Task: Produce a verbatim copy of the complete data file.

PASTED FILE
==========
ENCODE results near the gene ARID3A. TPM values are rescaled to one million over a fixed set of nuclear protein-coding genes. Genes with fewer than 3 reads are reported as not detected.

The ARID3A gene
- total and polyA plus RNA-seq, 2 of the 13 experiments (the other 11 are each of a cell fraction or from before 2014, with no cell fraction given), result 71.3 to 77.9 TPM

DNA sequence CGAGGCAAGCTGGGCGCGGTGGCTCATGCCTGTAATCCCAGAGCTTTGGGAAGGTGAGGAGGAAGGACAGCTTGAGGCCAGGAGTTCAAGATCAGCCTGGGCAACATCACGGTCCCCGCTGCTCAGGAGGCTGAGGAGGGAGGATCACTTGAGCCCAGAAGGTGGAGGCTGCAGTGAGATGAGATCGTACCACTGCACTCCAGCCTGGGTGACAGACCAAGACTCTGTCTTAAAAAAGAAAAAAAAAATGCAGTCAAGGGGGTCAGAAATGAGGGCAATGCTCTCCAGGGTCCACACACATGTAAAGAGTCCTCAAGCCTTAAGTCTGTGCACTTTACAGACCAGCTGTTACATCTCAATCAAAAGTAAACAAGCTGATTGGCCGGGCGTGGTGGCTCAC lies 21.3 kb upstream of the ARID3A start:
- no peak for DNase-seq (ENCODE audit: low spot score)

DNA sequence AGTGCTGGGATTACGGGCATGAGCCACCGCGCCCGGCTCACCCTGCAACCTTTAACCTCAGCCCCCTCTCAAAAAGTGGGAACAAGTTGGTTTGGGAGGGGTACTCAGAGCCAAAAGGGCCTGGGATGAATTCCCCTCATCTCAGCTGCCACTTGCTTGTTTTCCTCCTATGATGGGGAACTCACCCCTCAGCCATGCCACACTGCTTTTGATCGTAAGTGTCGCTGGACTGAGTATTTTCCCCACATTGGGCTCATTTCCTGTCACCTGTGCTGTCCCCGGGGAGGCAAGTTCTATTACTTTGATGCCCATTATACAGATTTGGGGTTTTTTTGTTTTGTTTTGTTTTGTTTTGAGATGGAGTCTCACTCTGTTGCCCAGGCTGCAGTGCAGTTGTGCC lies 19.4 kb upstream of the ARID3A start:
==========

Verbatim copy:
ENCODE results near the gene ARID3A. TPM values are rescaled to one million over a fixed set of nuclear protein-coding genes. Genes with fewer than 3 reads are reported as not detected.

The ARID3A gene
- total and polyA plus RNA-seq, 2 of the 13 experiments (the other 11 are each of a cell fraction or from before 2014, with no cell fraction given), result 71.3 to 77.9 TPM

DNA sequence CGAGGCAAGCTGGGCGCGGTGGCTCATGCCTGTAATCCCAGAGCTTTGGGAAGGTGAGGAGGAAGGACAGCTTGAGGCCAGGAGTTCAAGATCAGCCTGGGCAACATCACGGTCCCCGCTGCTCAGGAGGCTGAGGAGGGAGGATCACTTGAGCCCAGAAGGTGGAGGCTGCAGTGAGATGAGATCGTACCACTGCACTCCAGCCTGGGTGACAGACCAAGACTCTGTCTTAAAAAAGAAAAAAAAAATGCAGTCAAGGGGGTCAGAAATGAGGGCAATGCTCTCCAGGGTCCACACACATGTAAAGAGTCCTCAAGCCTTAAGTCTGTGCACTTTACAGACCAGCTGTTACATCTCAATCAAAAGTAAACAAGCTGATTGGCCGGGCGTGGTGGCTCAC lies 21.3 kb upstream of the ARID3A start:
- no peak for DNase-seq (ENCODE audit: low spot score)

DNA sequence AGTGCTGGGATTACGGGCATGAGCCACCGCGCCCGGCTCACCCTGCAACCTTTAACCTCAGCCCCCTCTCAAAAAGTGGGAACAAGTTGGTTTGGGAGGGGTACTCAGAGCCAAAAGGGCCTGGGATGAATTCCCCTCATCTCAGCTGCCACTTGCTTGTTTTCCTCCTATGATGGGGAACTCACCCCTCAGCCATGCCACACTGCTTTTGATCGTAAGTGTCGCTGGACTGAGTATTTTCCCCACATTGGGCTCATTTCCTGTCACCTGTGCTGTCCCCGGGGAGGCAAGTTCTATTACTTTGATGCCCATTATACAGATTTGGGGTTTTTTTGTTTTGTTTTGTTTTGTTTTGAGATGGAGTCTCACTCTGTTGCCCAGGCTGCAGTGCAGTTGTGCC lies 19.4 kb upstream of the ARID3A start: